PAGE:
Teen trouble-shooters Junko (voiced by Mari Okamoto) and Tanpei (Yoshiko Ota) spring into action when their grandfather, crackpot scientist Dr. Kieta (Ryuiji Saikachi), disappears while field-testing his latest invention: a time machine! The machine brings back Perasuke (Junpei Takiguchi), a talking parrot from an unknown time period, who carries a mysterious energy crystal called the Dynamond. Using the gemstone to power their insect-shaped time cruiser, Junko and Tanpei set off with Perasuke and their trusty robot sidekick C-Bot (Reiko Katsura) on an epic adventure in search of their grandfather. They are pursued by sexy, scantily clad villainess Majo (Noriko Ohara) and her clumsy sidekicks Grocky (Jouji Yanami) and Warusa (Kazuya Tatekabe) who are determined to steal the powerful Dynamonds scattered across the space-time continuum. Thus begins a series of madcap battles pitting the time-travelling teenagers and their shape-shifting all-terrain spaceship against all kinds of crazy contraptions concocted by the evil trio.
Time Bokan is one of the all-time classics of Japanese animation. Some likened this gadget-driven sci-fi romp to a Japanese variation on the Hanna-Barbera classic Wacky Races but in all honesty it is far zanier and more inventive. Created by Ippei Kuri at Tatsunoko studios, home of angst-ridden superheroes in Seventies anime e.g. Science Ninja Team Gatchaman (1972) a.k.a Battle of the Planets and Casshan: Robot Hunter (1973), this fast-paced, frantically funny, furiously inventive time travel adventure captured the imagination of a generation of Japanese children and established a pattern copied by later, less charming, merchandise-driven cartoons like Transformers and Pokémon (1997). To paraphrase Jack Nicholson's incarnation of the Joker, where did Junko, Tanpei and their archenemies get all those wonderful toys?
Given free reign by mad genius Kuri the creative team behind Time Bokan, who included future fine artist and console game chara designer Yoshitaka Amano, let their imaginations run riot. The result were a string of astonishing psychedelic set-pieces showcasing a succession of increasingly elaborate mecha: a rampaging robot mammoth, a giant fire-breathing lion-cum-transformable jet fighter, a hippo with a rocket-launcher in its jaws. Each of these was spun off into a toy that became the latest must-have craze in playgrounds across Japan. Inevitably the success of the original television serial along with its compilation films spawned sequels. The first of these, Yatterman (1977) remains the best known partly because it was adapted into a colourful live action film by cult director Takashi Miike featuring a cameo from original voice actors Noriko Ohara, Kazuya Tatekabe and Jouji Yanami. It was followed in rapid succession by Zendaman (1978), Time Patrol Team Otasukeman (1980), Yattodetaman (1981), Ippatsuman Returns (1982) and finally Itadakiman (1983). A decade later the cross-over film Time Bokan Royal Revival (1993) drew together several disparate TB teams for an adventure a lot closer to the Wacky Races after which the last instalment to date was Thieving Kiramekiman (2000) wherein the heroes were good-natured criminals pursued by a trio of bumbling cops.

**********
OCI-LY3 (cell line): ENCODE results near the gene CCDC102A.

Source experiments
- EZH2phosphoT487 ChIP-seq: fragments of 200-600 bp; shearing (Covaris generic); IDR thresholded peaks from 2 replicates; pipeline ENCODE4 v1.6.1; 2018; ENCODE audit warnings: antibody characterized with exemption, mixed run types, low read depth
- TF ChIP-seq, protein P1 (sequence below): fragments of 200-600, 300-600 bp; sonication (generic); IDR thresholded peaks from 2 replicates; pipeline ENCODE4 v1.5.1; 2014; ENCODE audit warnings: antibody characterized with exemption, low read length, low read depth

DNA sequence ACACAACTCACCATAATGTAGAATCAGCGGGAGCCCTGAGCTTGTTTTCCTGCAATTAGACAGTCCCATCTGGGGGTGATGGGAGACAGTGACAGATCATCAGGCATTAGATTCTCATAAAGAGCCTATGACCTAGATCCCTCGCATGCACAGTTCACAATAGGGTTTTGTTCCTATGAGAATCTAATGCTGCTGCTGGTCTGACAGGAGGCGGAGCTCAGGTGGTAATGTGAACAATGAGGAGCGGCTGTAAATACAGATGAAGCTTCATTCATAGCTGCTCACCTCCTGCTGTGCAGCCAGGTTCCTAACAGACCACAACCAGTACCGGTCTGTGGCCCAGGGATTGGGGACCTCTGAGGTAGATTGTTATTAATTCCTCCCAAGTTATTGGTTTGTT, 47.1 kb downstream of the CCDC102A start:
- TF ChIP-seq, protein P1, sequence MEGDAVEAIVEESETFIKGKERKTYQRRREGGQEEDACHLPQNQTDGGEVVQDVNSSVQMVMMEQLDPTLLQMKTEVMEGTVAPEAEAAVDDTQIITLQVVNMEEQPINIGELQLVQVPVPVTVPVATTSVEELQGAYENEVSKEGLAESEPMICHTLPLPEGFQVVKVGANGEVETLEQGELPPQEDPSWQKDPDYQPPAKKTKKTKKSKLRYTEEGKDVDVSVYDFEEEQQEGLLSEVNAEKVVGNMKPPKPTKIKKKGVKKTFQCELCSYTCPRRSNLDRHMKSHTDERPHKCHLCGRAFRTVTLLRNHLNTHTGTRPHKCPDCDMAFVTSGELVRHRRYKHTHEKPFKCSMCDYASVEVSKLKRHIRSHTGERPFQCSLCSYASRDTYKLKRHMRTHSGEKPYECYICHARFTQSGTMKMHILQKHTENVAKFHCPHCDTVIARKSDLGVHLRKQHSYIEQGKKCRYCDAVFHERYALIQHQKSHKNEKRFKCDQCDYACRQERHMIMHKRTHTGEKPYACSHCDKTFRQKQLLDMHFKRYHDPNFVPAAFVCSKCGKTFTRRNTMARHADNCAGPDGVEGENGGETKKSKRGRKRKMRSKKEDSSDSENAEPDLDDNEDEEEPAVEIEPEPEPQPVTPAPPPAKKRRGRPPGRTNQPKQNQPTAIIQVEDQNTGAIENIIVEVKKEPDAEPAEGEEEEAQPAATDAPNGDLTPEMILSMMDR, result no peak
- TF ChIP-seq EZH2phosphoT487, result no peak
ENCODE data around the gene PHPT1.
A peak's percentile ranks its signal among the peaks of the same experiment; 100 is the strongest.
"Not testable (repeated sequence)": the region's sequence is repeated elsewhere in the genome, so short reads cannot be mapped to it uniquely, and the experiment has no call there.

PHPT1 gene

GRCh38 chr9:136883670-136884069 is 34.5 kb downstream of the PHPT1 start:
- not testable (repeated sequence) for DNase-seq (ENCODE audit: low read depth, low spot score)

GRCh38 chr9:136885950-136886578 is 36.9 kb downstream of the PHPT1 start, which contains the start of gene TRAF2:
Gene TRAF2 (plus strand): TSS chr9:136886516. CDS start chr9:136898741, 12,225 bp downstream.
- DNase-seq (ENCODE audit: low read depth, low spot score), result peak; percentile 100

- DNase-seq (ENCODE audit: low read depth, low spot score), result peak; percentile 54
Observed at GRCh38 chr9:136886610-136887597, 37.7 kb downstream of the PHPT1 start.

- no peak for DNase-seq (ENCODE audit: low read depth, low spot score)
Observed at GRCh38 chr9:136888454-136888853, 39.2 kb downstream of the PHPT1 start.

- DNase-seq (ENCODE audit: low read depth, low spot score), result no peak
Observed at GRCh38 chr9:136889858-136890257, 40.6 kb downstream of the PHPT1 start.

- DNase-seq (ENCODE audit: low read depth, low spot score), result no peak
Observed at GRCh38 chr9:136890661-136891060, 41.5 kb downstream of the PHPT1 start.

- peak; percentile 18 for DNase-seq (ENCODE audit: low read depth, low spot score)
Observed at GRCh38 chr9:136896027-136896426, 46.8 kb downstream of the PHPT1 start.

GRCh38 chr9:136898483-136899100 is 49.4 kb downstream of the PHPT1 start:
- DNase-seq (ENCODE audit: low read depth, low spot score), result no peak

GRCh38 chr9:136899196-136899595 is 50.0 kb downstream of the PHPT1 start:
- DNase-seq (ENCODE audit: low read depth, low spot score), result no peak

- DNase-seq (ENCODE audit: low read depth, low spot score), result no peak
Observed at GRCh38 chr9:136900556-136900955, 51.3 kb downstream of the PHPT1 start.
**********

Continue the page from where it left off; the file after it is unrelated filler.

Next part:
However, there was more to Time Bokan than mere merchandising. Its irreverent humour and appealing chara designs (as a child your's truly had a severe crush on the lovely Junko. For the record I regret nothing) exude considerable charm and mark this as a precursor to the time-twisting antics featured in such films as Time Bandits (1981), Bill & Ted's Excellent Adventure (1989) and more recently Mr. Peabody & Sherman (2014), although admittedly the original cartoon show predates Time Bokan. Interestingly for a plot based around time travel the screenwriters drew considerably more from fiction than actual history as Junko and Tanpei were as likely to run into Don Quixote and Count Dracula (who turns out to be a friendly vegetarian!) as historical figures like the Wright Brothers and Wyatt Earp.
Like a lot of Tatsunoko shows, the serial packed in a remarkable amount of violence, albeit of the slapstick sort, and gratuitous nudity that simply would not fly in Anglo-American children's fare. Sexy villainess Miss Majo wore kinky fetish outfits that would make Vampirella blush and routinely wound up topless as the result of some apocalyptic explosion. Indeed, as lovable as the heroes were it was the endearingly inept villains who became runaway fan favourites. Quite often the terrible trio take time out from their evil schemes to launch into full-blown musical numbers, although sadly the English dubbed version replaces the original groovy Seventies J-pop with less appealing synth warbling. The feature length compilation condenses the sprawling madcap saga into a hectic romp that might not make for the most coherent story ever told but retains the irreverent spirit of the original. Ending on a cliffhanger, the story was continued in the second spin-off feature: Timefighters in the Land of Fantasy (1976).